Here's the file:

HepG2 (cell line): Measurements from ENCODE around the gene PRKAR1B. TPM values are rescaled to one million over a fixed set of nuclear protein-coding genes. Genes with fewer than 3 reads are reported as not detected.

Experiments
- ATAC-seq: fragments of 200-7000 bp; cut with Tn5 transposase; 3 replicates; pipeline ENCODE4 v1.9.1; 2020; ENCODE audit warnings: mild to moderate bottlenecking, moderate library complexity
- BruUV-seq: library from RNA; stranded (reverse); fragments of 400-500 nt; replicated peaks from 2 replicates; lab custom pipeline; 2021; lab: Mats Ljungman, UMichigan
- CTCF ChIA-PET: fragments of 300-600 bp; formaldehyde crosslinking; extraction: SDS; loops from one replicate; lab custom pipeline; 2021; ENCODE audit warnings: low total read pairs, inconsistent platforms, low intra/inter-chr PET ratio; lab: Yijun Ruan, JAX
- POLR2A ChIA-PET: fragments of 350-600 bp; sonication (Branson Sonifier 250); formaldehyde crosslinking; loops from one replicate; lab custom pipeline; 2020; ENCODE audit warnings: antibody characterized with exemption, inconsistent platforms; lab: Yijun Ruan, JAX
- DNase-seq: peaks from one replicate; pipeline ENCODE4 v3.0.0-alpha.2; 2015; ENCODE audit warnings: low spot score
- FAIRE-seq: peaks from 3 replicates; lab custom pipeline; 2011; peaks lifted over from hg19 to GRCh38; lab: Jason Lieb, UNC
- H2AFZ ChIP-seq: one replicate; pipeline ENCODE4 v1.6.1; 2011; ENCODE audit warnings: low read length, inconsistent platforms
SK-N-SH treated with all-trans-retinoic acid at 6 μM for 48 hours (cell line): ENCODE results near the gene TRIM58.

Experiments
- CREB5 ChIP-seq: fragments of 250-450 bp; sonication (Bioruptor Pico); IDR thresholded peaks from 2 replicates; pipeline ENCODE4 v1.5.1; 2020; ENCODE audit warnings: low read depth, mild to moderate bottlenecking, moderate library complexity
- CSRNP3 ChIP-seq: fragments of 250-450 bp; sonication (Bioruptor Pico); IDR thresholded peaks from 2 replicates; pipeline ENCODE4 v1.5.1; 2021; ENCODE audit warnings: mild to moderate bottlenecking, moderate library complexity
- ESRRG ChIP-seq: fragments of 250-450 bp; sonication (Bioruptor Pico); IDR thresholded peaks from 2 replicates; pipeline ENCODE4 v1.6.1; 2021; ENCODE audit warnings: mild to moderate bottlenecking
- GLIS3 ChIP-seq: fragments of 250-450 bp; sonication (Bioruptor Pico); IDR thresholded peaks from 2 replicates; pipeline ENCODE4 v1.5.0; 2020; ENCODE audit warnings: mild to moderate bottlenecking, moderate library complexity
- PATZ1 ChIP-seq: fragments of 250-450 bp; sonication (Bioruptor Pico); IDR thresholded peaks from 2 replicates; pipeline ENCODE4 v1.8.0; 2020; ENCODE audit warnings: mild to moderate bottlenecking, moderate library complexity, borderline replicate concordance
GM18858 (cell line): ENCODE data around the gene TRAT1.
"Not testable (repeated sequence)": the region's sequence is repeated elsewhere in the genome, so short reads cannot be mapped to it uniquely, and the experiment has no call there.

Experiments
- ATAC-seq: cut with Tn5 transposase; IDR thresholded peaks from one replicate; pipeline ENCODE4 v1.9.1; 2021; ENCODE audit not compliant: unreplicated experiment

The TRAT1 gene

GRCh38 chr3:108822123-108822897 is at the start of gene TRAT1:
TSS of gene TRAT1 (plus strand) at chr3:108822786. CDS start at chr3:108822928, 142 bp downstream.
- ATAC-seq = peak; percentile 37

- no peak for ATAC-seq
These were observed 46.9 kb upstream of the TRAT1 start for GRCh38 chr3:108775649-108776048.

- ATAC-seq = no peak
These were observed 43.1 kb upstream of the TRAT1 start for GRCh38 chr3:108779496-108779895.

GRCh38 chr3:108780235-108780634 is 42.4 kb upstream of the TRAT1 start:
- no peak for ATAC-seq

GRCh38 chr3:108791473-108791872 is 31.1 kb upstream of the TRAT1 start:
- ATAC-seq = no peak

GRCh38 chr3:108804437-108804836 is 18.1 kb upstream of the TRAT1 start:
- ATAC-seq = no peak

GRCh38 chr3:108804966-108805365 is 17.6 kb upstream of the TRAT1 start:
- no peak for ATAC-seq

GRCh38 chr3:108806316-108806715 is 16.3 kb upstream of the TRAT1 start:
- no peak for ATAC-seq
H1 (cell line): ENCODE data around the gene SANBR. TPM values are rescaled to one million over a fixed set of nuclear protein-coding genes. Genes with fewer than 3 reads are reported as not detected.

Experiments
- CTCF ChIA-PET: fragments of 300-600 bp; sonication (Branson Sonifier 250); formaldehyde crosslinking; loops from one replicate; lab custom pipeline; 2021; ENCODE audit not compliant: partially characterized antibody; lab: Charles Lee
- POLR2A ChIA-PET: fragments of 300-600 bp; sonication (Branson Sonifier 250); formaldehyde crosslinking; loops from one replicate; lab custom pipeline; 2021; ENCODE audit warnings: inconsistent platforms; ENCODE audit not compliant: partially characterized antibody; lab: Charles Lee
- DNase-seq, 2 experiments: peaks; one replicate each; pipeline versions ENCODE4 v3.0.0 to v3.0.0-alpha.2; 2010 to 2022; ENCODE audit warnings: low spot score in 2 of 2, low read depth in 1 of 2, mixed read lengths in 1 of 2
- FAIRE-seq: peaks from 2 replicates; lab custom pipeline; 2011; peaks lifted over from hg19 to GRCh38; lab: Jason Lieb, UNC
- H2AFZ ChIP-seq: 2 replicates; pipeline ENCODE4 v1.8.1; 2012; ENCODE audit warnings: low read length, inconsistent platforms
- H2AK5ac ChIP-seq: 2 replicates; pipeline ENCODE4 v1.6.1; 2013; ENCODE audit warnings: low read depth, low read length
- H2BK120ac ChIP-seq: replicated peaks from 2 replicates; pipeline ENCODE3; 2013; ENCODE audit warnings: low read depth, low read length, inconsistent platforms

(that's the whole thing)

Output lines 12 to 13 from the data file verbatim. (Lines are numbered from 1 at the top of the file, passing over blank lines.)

- CREB5 ChIP-seq: fragments of 250-450 bp; sonication (Bioruptor Pico); IDR thresholded peaks from 2 replicates; pipeline ENCODE4 v1.5.1; 2020; ENCODE audit warnings: low read depth, mild to moderate bottlenecking, moderate library complexity
- CSRNP3 ChIP-seq: fragments of 250-450 bp; sonication (Bioruptor Pico); IDR thresholded peaks from 2 replicates; pipeline ENCODE4 v1.5.1; 2021; ENCODE audit warnings: mild to moderate bottlenecking, moderate library complexity